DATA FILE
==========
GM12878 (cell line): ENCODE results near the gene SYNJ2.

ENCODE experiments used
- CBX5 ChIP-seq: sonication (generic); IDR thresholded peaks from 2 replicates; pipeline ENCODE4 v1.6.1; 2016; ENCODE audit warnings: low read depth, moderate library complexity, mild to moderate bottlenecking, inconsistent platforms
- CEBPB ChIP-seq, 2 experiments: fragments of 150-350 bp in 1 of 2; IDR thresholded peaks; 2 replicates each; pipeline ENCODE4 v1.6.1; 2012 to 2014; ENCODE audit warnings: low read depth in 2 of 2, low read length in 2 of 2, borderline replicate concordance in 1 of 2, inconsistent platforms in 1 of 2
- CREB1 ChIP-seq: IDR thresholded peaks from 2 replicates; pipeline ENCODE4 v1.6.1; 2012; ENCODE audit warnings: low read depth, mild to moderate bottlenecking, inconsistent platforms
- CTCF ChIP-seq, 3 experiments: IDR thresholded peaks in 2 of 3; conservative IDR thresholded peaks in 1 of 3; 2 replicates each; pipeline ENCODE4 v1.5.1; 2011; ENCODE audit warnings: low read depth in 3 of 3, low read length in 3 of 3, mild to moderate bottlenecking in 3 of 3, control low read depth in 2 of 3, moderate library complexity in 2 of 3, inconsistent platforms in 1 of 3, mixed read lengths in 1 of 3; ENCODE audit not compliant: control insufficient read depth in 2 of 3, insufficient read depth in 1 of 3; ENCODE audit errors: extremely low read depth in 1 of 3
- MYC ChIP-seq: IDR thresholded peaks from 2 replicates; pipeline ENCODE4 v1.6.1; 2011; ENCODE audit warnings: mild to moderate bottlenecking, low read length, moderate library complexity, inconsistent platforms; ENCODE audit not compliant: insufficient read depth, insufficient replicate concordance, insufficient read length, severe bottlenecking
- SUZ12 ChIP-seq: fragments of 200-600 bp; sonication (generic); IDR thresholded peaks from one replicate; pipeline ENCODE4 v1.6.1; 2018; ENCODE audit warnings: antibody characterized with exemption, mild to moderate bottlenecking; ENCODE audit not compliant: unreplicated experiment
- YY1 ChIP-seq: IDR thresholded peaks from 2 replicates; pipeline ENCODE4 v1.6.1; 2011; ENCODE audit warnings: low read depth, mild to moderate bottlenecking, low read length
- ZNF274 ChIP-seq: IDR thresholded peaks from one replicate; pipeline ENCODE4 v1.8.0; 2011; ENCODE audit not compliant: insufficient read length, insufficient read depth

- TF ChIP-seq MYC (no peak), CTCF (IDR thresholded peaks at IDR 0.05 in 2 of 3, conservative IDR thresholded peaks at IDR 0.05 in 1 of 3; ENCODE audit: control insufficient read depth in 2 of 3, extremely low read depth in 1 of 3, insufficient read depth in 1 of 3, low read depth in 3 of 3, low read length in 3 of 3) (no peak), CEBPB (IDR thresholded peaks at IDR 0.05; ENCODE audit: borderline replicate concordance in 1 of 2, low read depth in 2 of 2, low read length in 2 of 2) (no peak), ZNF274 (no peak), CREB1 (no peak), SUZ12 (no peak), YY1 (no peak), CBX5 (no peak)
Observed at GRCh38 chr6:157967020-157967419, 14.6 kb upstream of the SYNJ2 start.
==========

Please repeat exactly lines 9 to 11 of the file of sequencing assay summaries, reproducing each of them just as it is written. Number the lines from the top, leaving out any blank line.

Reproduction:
- YY1 ChIP-seq: IDR thresholded peaks from 2 replicates; pipeline ENCODE4 v1.6.1; 2011; ENCODE audit warnings: low read depth, mild to moderate bottlenecking, low read length
- ZNF274 ChIP-seq: IDR thresholded peaks from one replicate; pipeline ENCODE4 v1.8.0; 2011; ENCODE audit not compliant: insufficient read length, insufficient read depth

- TF ChIP-seq MYC (no peak), CTCF (IDR thresholded peaks at IDR 0.05 in 2 of 3, conservative IDR thresholded peaks at IDR 0.05 in 1 of 3; ENCODE audit: control insufficient read depth in 2 of 3, extremely low read depth in 1 of 3, insufficient read depth in 1 of 3, low read depth in 3 of 3, low read length in 3 of 3) (no peak), CEBPB (IDR thresholded peaks at IDR 0.05; ENCODE audit: borderline replicate concordance in 1 of 2, low read depth in 2 of 2, low read length in 2 of 2) (no peak), ZNF274 (no peak), CREB1 (no peak), SUZ12 (no peak), YY1 (no peak), CBX5 (no peak)